Whenever the Sybaritic Single books a ticket on Swiss, it can only mean one thing: it’s during the luxurious caviar tasting weeks.
Switzerland’s flag carrier is known for its cozy and antique first class: goose down pillows, polished wood panels, an open space cabin with no private suites and the crew go out of their way to impress with the finest traditional hospitality. Where else nowadays does one see a captain walking around the cabin to greet every first class passenger at their seat, genuinely asking how they are and where they are heading? It all seems to be part of the SOP, precisely delivered as if at a respectable Swiss hotel school.
Sadly, the trolley service is gone following the pandemic and dining has been “enhanced” to being on-demand, service à la russe (courses brought to the table sequentially, portioned on individual plates). Candlelit dining is long gone as well, though the chef de cabine was fondly sharing with the Sybaritic Single his memories of using real burners in first class during the fondue service over 20 years ago when open fire hadn’t been considered a hazard on an airplane.
But back to the caviar! The Sybaritic Single could never understand why Swiss refused serving caviar in first class year-round. Why not add a few hundred dollars on top of the fare and make it part of the package similar to Air France or Emirates, who recently started advertising “unlimited” caviar in first? Instead, Swiss serves quite exceptional fillet of Balik salmon year-round – not too bad yet not the same.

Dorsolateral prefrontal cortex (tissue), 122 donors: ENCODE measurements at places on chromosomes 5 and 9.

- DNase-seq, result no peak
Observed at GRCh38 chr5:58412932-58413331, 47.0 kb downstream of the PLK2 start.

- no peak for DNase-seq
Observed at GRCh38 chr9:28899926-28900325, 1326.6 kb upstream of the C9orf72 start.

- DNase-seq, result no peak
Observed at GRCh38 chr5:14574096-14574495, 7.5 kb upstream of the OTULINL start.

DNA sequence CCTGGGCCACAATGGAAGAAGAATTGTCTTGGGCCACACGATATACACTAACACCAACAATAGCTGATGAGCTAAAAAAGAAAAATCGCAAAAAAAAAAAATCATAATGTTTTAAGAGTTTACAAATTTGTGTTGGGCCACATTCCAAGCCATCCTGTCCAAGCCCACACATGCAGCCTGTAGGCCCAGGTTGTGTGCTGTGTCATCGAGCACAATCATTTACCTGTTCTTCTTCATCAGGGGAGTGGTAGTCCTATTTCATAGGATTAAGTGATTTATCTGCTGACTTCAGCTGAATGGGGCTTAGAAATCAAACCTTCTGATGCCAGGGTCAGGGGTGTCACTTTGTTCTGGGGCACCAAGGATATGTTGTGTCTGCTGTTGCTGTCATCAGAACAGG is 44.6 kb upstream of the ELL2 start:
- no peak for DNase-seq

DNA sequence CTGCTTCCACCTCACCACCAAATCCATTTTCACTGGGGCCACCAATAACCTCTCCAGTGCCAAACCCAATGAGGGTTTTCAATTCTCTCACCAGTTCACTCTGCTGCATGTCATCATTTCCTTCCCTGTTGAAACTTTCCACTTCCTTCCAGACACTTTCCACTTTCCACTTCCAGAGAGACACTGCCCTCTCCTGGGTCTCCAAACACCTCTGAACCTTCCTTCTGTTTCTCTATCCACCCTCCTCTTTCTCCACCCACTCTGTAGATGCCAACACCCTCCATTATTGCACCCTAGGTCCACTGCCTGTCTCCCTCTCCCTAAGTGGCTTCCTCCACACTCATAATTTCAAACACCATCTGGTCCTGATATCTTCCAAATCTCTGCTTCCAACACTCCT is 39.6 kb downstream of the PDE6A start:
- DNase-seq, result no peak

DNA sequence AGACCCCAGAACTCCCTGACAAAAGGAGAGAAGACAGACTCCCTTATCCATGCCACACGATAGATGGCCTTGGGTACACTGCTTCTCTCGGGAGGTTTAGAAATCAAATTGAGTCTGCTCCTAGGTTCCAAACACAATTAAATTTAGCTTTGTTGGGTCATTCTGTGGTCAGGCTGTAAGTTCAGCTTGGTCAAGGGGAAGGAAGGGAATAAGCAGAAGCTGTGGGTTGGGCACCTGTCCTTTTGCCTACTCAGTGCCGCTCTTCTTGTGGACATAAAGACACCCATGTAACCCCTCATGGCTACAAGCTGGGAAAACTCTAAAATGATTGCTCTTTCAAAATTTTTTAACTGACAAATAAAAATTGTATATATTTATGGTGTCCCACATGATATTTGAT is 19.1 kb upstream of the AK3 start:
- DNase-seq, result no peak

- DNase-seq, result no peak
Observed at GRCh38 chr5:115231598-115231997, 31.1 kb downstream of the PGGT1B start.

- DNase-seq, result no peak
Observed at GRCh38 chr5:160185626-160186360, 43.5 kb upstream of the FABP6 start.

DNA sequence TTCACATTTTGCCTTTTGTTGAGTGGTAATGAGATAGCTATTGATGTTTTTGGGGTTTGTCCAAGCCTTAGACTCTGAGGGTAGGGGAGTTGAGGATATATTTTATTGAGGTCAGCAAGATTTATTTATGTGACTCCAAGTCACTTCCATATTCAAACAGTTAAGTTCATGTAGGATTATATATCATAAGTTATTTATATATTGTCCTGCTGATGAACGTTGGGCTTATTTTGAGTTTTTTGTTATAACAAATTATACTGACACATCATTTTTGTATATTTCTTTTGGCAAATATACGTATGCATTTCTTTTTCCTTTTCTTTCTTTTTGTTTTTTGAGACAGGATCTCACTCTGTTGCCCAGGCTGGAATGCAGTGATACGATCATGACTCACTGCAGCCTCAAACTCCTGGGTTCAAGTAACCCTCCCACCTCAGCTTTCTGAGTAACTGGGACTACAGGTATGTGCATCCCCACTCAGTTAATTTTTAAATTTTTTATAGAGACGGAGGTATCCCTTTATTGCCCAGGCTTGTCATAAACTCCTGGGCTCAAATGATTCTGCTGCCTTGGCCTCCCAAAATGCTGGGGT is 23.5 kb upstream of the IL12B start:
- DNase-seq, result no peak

For the two weeks in February and for the first time since the pandemic, Swiss brought back its culinary “connoisseur experience” featuring not one but three different types of Oona caviar – all farmed in Frutigen, Switzerland.
Served with cocktail blini and toasts, each one is truly divine, complemented by Laurent-Perrier Grand Siècle – the airline’s another permanent staple.
Seven hours of flying, three 20g tins of caviar and many more flûtes of Champagne pass too quickly and it might will be another year before the caviar (and, therefore, the Sybaritic Single) are back onboard Swiss. Choosing airlines based on the Champagne and caviar they serve is one of life’s little luxuries!